We’ve seen plenty of fast innovation from various organizations in the sector to respond to quick consumer change. Morton’s capitalized on the new consumer sensitivity towards value when it jumped on the trend that involves the “casualization of fine dining” with its’ $6 mini-cheeseburger.
Other fast trends drive the industry. The Sydney Morning Herald ran a great article in April of 2011, noting that “… the world of cooking and restaurants is becoming more like an arm of show business …..” with the result that “everyone wants to see the chef.” That’s why we are seeing many restaurants from fine-dining to fast casual moving the kitchen to the “front of the house,” or in other cases, a lot of TV display technology that provide for video links from tables to the kitchen. The evolution that is occurring is that the chef is becoming the star, and more and more of the staff are becoming ‘performers.’ Innovators in appropriate sectors would see the opportunities and jump on this trend.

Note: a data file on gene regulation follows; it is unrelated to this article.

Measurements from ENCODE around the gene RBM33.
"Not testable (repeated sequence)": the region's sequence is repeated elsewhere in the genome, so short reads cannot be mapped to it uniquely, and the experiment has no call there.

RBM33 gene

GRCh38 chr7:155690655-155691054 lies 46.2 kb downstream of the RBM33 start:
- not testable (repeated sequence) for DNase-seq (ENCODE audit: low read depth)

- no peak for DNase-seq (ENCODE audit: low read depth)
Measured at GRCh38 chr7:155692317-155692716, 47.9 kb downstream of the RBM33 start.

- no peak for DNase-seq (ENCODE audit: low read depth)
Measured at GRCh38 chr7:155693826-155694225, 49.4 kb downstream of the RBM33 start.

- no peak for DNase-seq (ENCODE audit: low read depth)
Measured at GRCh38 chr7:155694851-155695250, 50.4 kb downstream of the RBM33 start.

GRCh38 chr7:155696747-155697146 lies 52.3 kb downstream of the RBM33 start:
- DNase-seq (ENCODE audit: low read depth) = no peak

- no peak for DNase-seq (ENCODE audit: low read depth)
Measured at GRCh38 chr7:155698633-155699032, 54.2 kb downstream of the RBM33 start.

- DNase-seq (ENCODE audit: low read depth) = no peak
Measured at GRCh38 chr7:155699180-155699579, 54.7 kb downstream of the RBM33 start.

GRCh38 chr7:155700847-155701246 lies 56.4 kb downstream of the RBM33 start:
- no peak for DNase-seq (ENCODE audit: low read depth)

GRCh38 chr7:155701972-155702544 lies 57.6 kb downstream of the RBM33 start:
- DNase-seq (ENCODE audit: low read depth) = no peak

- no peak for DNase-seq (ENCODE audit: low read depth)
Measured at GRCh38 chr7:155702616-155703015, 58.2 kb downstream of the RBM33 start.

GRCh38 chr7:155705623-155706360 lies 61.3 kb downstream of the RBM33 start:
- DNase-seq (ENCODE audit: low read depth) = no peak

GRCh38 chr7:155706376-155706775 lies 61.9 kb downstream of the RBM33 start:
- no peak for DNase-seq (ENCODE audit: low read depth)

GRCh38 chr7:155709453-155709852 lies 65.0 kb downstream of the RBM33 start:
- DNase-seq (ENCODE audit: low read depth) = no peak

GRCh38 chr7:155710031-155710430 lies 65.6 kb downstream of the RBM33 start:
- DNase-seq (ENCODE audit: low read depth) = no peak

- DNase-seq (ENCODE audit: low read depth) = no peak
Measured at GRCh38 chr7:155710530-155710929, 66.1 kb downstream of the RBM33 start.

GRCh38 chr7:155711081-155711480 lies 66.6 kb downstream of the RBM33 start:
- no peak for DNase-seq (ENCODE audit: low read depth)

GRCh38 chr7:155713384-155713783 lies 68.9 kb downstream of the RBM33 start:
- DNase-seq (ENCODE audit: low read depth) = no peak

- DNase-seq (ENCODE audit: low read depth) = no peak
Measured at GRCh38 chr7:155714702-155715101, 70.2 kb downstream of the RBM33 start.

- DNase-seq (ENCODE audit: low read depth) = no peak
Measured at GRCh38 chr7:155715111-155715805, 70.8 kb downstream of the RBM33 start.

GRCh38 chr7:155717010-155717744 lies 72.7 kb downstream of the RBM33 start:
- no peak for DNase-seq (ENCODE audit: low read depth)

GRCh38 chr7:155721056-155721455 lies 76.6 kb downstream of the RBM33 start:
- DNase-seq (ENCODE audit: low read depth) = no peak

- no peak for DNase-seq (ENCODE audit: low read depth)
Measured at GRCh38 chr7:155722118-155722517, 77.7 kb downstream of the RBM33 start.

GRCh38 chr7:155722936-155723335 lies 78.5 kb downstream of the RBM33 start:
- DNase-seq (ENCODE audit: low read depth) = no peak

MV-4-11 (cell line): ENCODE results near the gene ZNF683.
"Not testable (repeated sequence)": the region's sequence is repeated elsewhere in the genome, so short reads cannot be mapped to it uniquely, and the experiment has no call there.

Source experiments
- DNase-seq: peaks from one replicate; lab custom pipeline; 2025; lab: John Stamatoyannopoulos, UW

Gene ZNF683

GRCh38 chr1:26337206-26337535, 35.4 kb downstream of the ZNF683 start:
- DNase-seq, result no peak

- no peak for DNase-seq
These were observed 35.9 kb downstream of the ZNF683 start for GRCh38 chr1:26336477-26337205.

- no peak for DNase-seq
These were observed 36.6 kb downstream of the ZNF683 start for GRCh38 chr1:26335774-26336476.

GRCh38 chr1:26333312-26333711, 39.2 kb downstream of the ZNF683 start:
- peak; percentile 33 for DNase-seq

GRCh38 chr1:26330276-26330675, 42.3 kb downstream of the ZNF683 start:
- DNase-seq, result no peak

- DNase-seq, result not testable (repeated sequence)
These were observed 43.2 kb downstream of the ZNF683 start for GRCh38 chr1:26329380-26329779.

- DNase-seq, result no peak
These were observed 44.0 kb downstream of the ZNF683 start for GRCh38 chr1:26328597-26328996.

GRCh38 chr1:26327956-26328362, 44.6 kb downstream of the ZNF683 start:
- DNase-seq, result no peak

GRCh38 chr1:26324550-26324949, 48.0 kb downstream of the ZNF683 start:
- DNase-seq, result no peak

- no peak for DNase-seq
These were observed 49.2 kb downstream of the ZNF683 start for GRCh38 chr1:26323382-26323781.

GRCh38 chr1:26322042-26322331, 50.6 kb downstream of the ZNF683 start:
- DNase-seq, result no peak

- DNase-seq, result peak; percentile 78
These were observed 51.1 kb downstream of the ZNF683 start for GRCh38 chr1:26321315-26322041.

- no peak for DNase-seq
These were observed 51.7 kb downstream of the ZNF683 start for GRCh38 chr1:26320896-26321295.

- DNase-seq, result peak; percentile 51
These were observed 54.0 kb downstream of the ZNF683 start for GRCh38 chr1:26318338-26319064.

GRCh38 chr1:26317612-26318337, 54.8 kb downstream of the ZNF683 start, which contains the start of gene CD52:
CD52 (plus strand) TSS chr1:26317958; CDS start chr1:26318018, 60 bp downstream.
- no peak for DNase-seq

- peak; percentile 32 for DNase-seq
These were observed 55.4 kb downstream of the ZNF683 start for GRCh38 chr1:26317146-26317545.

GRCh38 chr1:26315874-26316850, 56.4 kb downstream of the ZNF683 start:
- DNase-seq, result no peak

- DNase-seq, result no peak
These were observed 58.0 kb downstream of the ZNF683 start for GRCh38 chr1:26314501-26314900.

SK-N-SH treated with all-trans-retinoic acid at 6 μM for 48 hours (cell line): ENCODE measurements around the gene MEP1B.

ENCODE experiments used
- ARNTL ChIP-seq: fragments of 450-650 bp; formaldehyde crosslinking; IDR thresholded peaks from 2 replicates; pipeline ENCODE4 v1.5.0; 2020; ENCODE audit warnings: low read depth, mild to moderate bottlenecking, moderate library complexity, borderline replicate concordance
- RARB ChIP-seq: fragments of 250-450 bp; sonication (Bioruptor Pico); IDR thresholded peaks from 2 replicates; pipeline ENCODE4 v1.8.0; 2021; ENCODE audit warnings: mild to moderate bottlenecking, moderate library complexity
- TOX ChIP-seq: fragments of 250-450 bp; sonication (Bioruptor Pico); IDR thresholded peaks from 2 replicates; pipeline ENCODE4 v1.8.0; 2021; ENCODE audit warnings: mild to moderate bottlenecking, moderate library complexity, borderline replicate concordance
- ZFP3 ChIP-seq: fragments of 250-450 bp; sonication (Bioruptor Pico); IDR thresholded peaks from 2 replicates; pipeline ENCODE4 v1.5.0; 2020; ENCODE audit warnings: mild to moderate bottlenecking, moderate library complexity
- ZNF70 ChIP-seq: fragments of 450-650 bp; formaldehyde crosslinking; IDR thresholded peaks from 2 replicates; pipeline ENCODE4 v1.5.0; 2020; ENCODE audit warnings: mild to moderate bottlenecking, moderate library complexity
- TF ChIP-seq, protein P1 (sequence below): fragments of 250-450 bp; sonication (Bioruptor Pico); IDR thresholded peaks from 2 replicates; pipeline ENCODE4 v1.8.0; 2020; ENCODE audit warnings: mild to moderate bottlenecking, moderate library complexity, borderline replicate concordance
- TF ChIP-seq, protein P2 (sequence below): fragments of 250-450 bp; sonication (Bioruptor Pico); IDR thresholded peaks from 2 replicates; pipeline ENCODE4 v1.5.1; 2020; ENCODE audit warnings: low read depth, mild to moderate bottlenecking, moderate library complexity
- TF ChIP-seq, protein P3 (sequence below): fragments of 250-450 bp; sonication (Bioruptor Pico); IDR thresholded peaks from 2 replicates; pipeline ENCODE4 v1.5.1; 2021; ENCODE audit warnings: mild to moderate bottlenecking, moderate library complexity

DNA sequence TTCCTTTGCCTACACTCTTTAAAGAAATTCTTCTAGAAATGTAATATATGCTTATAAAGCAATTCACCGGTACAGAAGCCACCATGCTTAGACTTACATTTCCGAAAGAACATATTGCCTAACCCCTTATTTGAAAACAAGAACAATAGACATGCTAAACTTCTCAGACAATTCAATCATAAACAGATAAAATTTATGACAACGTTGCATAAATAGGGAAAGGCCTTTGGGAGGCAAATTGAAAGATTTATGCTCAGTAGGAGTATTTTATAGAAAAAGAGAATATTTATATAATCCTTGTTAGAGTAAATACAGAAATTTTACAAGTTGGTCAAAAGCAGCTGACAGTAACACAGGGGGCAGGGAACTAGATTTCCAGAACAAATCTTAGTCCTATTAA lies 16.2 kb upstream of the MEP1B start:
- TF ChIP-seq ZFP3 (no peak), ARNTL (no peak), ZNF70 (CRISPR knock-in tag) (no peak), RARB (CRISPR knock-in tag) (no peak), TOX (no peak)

Whatever the case may be, the consumer of today changes quickly, and innovators check their speed and agility in being able to respond to this reality.
2. What We Know: Technology – especially mobile – has become the key influencer of today’s consumer decision making.
Simply put, the velocity of mobile adoption, local search and product promotion is evolving at a pace that is beyond furious.
Consider the growth rates underlying today’s technology. It took two years for Apple to sell two million iPhones. It took 2 months for them to sell 2 million iPads! It took 1 month to sell 1 million iPhone 4’s!
The impact of such trends is an explosive rate of growth of wireless Internet usage. Mobile represented but 0.2% of all Web traffic in 2009. That grew to 8% by 2010, and is expected to hit 16% of all traffic this year.